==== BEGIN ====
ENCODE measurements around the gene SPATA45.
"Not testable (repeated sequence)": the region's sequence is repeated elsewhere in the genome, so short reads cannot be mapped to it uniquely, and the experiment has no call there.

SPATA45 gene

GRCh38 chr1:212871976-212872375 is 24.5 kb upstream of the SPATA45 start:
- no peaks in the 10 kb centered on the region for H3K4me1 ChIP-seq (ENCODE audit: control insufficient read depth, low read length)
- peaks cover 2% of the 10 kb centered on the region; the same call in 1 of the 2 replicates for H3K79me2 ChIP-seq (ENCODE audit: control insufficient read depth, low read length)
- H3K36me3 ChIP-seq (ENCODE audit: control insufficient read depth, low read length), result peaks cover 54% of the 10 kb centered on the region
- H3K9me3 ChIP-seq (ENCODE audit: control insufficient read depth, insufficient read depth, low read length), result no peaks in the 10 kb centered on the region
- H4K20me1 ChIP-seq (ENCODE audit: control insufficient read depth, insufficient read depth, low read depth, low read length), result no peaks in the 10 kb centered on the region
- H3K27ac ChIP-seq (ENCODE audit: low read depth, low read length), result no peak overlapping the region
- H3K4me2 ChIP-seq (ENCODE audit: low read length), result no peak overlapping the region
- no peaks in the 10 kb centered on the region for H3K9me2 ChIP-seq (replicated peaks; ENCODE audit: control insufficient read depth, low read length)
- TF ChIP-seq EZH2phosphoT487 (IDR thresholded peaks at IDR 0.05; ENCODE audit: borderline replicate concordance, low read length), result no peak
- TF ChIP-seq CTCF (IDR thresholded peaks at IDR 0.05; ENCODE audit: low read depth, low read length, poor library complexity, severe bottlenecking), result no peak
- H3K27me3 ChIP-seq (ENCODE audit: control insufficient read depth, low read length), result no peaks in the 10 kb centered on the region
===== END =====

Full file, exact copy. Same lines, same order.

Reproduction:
ENCODE measurements around the gene SPATA45.
"Not testable (repeated sequence)": the region's sequence is repeated elsewhere in the genome, so short reads cannot be mapped to it uniquely, and the experiment has no call there.

SPATA45 gene

GRCh38 chr1:212871976-212872375 is 24.5 kb upstream of the SPATA45 start:
- no peaks in the 10 kb centered on the region for H3K4me1 ChIP-seq (ENCODE audit: control insufficient read depth, low read length)
- peaks cover 2% of the 10 kb centered on the region; the same call in 1 of the 2 replicates for H3K79me2 ChIP-seq (ENCODE audit: control insufficient read depth, low read length)
- H3K36me3 ChIP-seq (ENCODE audit: control insufficient read depth, low read length), result peaks cover 54% of the 10 kb centered on the region
- H3K9me3 ChIP-seq (ENCODE audit: control insufficient read depth, insufficient read depth, low read length), result no peaks in the 10 kb centered on the region
- H4K20me1 ChIP-seq (ENCODE audit: control insufficient read depth, insufficient read depth, low read depth, low read length), result no peaks in the 10 kb centered on the region
- H3K27ac ChIP-seq (ENCODE audit: low read depth, low read length), result no peak overlapping the region
- H3K4me2 ChIP-seq (ENCODE audit: low read length), result no peak overlapping the region
- no peaks in the 10 kb centered on the region for H3K9me2 ChIP-seq (replicated peaks; ENCODE audit: control insufficient read depth, low read length)
- TF ChIP-seq EZH2phosphoT487 (IDR thresholded peaks at IDR 0.05; ENCODE audit: borderline replicate concordance, low read length), result no peak
- TF ChIP-seq CTCF (IDR thresholded peaks at IDR 0.05; ENCODE audit: low read depth, low read length, poor library complexity, severe bottlenecking), result no peak
- H3K27me3 ChIP-seq (ENCODE audit: control insufficient read depth, low read length), result no peaks in the 10 kb centered on the region